The people who still complain about a lack of quote-unquote bars in today’s Hip Hop zeitgeist have clearly never taken a trip to the Beast Coast. The bars-over-everything collective consisting of Pro Era, Flatbush Zombies and the Underachievers have been teasing a formidable Beast Coast project since they were kicking cyphers on BedStuy stoops in the early-2010s.
They’ve gone on tour together, kicked radio freestyles together but never put lyrics on the mic and made an official album.
But not before they dropped an immaculately executed Basement Cypher video (equipped with an exact replica studio and an ageless Big Tigger) weeks before the album dropped. The 10-minute video served as the perfect promo appetizer.
The album itself is called Escape from New York and as expected is jam-packed with potent verses and versatile posse cuts that pull equally from the three NYC crews. Glancing at the album’s tracklist on your preferred digital streaming platform is downright overwhelming with the average song featuring roughly six spitters all lacing intricate verses. So to say the album is dense would be an understatement – especially when letting it run front-to-back for 37 minutes. The verses (as strong as they are) glue together even after numerous playthroughs and the songs become hard to tell apart.
This molasses-like construction can’t be put solely on the album’s lyricists though. Erick Arc Elliott, Powers Pleasant, Sam Wish and Tyler Dopps handle all of the album’s production which simply disappoints. All three collectives have albums made up of beats noticeably better than the 13 instrumentals selected for this project. They aren’t particularly boom-bap-tastic but nor are they contemporarily bouncy – they sit awkwardly in the mediocre middle.
Naturally, there are standout tracks that boast both beats and bars that ultimately break this mold. “Left Hand” was the album’s previously released lead single and still knocks fairly hard thanks to Meechy Darko’s menacing chorus. “Distance” featuring Joey Bada$$, Issa Gold and Erick the Architect uses the catchiest beat/chorus combo and the rappers deliver poignant verses that give the album some much-needed vitality. The best outright rapping comes on “Bones” where damn near every member of Beast Coast goes absolutely nuclear with their respective verses. Issa Gold shines particularly hard with lines like “Love cornrows on a chick like Nelly/No 6ix9ine, never snitch on the celly/Juice been shine, throw shade on a dummy/Like Bruce Almighty, keep the power strap with me.”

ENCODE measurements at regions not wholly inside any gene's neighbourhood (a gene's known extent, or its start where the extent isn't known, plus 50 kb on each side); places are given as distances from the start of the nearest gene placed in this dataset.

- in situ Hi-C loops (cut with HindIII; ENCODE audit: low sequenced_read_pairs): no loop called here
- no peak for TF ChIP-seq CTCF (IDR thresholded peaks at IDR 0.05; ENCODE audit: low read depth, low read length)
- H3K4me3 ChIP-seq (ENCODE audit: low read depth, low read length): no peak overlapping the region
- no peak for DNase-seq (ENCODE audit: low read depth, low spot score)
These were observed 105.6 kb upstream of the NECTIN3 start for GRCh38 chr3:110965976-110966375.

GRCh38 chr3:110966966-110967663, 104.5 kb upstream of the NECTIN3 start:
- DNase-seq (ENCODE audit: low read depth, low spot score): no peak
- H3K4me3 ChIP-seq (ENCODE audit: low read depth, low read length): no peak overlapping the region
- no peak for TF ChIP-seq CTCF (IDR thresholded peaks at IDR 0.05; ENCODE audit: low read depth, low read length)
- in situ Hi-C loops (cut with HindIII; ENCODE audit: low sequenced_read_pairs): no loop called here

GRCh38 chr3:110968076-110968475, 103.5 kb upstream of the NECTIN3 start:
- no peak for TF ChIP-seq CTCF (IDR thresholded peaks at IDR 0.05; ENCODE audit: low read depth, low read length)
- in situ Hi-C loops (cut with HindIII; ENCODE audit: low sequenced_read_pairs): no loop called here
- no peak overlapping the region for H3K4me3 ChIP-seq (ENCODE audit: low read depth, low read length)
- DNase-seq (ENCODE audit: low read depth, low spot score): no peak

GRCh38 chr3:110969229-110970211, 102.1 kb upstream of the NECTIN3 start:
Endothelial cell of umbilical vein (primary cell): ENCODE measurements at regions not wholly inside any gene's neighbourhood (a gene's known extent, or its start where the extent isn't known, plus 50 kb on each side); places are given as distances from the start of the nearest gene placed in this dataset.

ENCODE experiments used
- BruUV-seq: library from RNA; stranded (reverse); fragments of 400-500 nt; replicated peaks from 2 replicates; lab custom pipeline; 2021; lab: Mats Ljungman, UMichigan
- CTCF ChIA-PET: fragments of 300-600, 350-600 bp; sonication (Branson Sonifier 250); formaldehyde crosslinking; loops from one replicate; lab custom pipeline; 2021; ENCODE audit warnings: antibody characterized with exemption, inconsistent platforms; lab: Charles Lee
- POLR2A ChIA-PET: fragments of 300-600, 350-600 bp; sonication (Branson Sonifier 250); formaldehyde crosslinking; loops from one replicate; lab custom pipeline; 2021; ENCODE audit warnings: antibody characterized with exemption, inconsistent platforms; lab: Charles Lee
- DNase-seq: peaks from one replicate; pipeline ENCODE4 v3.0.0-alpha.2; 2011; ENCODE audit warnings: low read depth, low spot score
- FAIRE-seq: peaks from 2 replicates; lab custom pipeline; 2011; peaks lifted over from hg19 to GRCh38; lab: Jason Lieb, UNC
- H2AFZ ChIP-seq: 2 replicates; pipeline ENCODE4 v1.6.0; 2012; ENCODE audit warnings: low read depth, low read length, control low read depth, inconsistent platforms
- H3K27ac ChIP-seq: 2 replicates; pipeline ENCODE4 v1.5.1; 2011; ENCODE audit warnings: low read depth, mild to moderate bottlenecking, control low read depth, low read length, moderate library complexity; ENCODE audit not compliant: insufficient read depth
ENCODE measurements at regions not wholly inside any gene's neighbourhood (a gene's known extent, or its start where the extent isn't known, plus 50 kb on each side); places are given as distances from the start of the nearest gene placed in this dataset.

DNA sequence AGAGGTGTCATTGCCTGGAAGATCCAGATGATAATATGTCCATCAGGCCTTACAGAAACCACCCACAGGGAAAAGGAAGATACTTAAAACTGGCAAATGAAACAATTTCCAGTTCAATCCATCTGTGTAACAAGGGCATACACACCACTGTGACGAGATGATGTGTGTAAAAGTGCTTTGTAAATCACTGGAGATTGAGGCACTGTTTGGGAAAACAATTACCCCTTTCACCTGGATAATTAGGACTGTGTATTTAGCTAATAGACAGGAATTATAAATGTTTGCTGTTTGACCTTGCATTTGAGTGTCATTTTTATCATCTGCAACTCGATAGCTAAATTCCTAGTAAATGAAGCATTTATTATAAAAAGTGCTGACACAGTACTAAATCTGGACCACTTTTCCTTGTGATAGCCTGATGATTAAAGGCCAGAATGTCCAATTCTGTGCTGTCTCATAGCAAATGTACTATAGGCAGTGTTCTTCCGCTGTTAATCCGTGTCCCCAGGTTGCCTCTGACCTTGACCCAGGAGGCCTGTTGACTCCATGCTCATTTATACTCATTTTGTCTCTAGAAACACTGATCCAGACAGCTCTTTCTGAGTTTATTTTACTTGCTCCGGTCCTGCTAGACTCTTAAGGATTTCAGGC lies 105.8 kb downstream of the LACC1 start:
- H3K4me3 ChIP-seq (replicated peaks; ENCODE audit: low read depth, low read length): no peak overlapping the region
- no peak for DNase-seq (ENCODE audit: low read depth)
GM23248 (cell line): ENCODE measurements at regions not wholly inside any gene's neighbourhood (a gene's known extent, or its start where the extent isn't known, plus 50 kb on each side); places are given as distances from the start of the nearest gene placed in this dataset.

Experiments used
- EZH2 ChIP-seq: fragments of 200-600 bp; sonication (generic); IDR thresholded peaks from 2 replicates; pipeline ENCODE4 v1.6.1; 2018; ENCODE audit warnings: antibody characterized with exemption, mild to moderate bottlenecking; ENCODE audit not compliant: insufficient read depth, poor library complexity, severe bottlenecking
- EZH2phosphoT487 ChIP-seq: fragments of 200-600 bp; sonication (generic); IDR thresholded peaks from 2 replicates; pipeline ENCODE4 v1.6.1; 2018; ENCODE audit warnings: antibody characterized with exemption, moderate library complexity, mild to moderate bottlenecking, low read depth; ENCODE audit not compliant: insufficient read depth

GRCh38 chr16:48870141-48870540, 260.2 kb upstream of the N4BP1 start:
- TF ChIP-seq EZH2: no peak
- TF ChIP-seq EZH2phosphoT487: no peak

One would think that the album would contain at least a few traditional black hoodies and Timbs tracks but the decision to go against the grain ultimately reigns supreme. “Rubberband” and the aforementioned “Bones” get about halfway across the Brooklyn Bridge but nothing dives deep into the back alleys of East Flatbush in terms of NYC tough talk. It’s all too polished. Although the album is titled Escape from New York, it wasn’t assumed that they’d actually escape from its signature sound altogether.
Expectations for this project were high mainly because the three individual crews have noticeably strong catalogs but also because they appear to have so much organic chemistry. On stage they bring any house down, during freestyle sessions they are likely lights out but when it came to putting a project together there simply isn’t enough Big Apple to go around.
At least fans can revisit their Basement cypher until they give it another shot.